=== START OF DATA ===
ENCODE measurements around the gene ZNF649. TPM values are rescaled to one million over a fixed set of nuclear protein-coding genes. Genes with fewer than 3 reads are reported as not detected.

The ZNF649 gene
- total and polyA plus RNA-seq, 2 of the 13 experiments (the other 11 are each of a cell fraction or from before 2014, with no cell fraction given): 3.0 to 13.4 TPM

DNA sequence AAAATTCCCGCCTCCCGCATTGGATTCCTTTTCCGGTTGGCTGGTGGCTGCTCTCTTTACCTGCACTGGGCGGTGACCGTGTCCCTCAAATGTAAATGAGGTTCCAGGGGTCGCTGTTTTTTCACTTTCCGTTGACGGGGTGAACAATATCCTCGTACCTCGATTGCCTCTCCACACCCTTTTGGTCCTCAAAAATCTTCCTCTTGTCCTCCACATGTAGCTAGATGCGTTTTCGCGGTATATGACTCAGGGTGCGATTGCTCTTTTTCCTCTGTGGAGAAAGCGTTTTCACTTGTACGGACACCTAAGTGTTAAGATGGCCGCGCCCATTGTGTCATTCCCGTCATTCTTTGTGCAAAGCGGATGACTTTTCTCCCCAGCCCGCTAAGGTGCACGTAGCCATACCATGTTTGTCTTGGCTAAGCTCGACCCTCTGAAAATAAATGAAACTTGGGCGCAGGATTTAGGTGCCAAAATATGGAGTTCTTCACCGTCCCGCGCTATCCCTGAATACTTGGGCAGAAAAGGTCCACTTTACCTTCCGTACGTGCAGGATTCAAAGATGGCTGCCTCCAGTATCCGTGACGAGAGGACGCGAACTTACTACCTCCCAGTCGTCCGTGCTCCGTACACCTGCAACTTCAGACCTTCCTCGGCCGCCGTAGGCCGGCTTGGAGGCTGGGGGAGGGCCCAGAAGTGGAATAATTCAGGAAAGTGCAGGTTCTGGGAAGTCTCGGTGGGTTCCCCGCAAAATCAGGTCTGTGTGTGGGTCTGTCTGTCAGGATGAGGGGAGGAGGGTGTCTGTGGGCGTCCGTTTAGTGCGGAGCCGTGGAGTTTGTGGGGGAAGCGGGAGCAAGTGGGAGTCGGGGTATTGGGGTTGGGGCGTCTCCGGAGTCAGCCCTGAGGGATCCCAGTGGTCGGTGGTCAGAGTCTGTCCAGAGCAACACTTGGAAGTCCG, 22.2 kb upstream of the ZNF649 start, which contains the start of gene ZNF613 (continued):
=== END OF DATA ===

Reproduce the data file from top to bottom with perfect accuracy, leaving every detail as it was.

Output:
ENCODE measurements around the gene ZNF649. TPM values are rescaled to one million over a fixed set of nuclear protein-coding genes. Genes with fewer than 3 reads are reported as not detected.

The ZNF649 gene
- total and polyA plus RNA-seq, 2 of the 13 experiments (the other 11 are each of a cell fraction or from before 2014, with no cell fraction given): 3.0 to 13.4 TPM

DNA sequence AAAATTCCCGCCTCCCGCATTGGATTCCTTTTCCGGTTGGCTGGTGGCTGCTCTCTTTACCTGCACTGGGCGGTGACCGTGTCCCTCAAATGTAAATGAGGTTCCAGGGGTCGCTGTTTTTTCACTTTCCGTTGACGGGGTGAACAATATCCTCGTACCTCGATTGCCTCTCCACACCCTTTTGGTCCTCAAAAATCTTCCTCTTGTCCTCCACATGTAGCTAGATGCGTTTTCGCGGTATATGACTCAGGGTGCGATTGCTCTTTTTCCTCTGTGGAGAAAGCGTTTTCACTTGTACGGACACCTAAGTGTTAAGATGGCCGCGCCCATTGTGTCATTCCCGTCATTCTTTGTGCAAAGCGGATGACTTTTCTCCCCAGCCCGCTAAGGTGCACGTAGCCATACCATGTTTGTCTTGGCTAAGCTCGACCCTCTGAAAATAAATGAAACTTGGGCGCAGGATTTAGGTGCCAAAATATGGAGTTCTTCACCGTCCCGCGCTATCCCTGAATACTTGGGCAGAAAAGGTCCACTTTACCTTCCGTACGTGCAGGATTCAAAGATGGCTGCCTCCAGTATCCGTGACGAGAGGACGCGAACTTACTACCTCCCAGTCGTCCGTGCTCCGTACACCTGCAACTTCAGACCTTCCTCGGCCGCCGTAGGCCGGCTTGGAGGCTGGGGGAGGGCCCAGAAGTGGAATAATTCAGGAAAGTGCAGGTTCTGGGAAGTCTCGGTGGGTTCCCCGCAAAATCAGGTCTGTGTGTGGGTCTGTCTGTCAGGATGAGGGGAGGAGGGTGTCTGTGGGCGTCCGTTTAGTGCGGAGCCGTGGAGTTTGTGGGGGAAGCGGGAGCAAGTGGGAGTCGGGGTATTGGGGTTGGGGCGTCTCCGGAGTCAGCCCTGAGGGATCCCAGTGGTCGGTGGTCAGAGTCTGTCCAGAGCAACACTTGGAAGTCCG, 22.2 kb upstream of the ZNF649 start, which contains the start of gene ZNF613 (continued):